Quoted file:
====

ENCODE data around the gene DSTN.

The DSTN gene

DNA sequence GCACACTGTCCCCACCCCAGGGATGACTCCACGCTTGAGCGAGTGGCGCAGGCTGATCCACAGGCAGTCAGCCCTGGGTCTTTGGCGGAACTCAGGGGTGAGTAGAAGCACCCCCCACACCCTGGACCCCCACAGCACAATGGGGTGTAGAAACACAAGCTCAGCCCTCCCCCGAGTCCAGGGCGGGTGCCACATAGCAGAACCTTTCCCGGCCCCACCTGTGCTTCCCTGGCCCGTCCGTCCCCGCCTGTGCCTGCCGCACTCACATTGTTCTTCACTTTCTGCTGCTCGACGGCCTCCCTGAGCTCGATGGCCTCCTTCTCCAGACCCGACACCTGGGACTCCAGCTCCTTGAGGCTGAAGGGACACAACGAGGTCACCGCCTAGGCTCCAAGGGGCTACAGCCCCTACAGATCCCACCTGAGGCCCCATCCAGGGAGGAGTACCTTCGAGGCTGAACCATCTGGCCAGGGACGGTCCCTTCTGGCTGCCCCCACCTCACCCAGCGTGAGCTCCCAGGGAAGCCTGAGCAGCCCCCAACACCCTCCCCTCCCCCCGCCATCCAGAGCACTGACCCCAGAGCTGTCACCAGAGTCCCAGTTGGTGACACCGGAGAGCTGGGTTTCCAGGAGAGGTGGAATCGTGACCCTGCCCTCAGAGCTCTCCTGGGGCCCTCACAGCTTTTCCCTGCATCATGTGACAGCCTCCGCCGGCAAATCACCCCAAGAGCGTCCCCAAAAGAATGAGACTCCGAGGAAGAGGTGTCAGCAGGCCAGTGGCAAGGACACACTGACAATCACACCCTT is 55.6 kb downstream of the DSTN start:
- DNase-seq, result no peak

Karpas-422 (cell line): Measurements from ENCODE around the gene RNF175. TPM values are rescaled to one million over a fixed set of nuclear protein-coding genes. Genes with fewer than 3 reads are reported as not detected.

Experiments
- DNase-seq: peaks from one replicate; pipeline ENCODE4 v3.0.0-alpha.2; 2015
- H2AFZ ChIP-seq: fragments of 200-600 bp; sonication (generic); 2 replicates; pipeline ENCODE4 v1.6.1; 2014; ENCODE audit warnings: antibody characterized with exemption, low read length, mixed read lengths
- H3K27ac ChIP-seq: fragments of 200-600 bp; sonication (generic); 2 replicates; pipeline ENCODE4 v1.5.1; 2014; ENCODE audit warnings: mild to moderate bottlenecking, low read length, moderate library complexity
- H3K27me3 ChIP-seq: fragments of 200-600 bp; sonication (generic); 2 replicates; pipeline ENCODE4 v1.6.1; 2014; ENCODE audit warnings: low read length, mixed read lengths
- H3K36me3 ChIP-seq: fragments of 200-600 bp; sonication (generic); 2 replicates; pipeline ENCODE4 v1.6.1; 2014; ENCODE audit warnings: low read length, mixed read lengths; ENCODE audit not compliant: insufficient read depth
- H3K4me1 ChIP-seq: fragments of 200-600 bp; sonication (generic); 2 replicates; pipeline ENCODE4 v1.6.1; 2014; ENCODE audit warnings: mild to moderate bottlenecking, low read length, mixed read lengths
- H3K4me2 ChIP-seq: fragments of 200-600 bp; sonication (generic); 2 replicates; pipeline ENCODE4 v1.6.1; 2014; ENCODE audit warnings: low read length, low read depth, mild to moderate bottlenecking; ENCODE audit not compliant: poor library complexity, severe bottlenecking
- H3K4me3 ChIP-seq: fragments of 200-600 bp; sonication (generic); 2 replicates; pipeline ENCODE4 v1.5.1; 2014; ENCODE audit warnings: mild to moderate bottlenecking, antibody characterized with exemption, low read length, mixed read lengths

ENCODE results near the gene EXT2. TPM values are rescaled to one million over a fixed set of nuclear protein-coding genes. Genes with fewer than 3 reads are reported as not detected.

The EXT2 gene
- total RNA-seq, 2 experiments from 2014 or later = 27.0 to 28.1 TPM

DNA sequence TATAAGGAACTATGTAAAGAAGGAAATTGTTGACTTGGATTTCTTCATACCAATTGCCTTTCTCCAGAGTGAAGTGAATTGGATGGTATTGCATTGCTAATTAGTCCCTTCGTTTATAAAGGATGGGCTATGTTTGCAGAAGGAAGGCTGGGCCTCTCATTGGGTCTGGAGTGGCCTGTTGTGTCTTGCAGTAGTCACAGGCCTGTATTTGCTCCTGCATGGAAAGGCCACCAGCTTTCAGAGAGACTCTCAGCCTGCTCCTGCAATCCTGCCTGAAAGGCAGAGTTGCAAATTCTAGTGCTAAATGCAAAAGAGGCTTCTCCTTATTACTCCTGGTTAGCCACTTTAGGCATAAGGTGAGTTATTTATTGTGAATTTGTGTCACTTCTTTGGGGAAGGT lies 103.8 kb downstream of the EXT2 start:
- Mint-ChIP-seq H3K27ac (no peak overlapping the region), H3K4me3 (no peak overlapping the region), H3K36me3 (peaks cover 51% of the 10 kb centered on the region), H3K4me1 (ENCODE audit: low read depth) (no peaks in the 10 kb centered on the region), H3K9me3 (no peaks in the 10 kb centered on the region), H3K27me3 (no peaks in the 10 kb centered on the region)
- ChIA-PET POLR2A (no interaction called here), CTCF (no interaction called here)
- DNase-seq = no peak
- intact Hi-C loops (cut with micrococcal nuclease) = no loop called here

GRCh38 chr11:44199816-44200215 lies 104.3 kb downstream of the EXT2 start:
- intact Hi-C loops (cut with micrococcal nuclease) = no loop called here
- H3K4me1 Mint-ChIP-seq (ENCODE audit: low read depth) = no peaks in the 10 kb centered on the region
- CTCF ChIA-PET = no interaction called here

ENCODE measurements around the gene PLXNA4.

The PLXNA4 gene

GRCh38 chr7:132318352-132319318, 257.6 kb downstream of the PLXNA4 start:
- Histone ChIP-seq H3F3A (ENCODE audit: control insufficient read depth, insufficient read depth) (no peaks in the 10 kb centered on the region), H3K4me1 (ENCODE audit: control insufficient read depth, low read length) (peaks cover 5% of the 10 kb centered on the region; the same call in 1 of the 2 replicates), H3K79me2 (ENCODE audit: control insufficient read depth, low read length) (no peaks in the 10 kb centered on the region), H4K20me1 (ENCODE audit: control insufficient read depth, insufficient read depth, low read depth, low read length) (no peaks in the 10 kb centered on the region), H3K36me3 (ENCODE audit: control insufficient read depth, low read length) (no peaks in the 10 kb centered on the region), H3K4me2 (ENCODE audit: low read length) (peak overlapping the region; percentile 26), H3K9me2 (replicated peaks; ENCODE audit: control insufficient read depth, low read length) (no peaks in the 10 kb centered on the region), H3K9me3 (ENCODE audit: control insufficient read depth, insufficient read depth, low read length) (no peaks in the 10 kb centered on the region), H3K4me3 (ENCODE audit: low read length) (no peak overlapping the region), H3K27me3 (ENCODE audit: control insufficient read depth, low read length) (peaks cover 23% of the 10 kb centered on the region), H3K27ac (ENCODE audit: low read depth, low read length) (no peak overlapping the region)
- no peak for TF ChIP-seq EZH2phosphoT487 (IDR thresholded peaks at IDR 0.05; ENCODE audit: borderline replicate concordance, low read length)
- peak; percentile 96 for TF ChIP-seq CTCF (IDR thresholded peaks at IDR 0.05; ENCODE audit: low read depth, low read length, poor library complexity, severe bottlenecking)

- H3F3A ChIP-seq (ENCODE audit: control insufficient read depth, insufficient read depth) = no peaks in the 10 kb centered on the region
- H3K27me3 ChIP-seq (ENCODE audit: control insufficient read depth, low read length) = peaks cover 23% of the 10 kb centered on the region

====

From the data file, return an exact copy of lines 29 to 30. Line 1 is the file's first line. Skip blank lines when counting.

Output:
GRCh38 chr7:132318352-132319318, 257.6 kb downstream of the PLXNA4 start:
- Histone ChIP-seq H3F3A (ENCODE audit: control insufficient read depth, insufficient read depth) (no peaks in the 10 kb centered on the region), H3K4me1 (ENCODE audit: control insufficient read depth, low read length) (peaks cover 5% of the 10 kb centered on the region; the same call in 1 of the 2 replicates), H3K79me2 (ENCODE audit: control insufficient read depth, low read length) (no peaks in the 10 kb centered on the region), H4K20me1 (ENCODE audit: control insufficient read depth, insufficient read depth, low read depth, low read length) (no peaks in the 10 kb centered on the region), H3K36me3 (ENCODE audit: control insufficient read depth, low read length) (no peaks in the 10 kb centered on the region), H3K4me2 (ENCODE audit: low read length) (peak overlapping the region; percentile 26), H3K9me2 (replicated peaks; ENCODE audit: control insufficient read depth, low read length) (no peaks in the 10 kb centered on the region), H3K9me3 (ENCODE audit: control insufficient read depth, insufficient read depth, low read length) (no peaks in the 10 kb centered on the region), H3K4me3 (ENCODE audit: low read length) (no peak overlapping the region), H3K27me3 (ENCODE audit: control insufficient read depth, low read length) (peaks cover 23% of the 10 kb centered on the region), H3K27ac (ENCODE audit: low read depth, low read length) (no peak overlapping the region)